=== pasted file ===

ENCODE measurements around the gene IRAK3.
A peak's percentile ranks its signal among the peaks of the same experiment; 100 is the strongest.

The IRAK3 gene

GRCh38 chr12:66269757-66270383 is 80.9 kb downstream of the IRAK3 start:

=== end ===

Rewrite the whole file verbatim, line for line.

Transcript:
ENCODE measurements around the gene IRAK3.
A peak's percentile ranks its signal among the peaks of the same experiment; 100 is the strongest.

The IRAK3 gene

GRCh38 chr12:66269757-66270383 is 80.9 kb downstream of the IRAK3 start: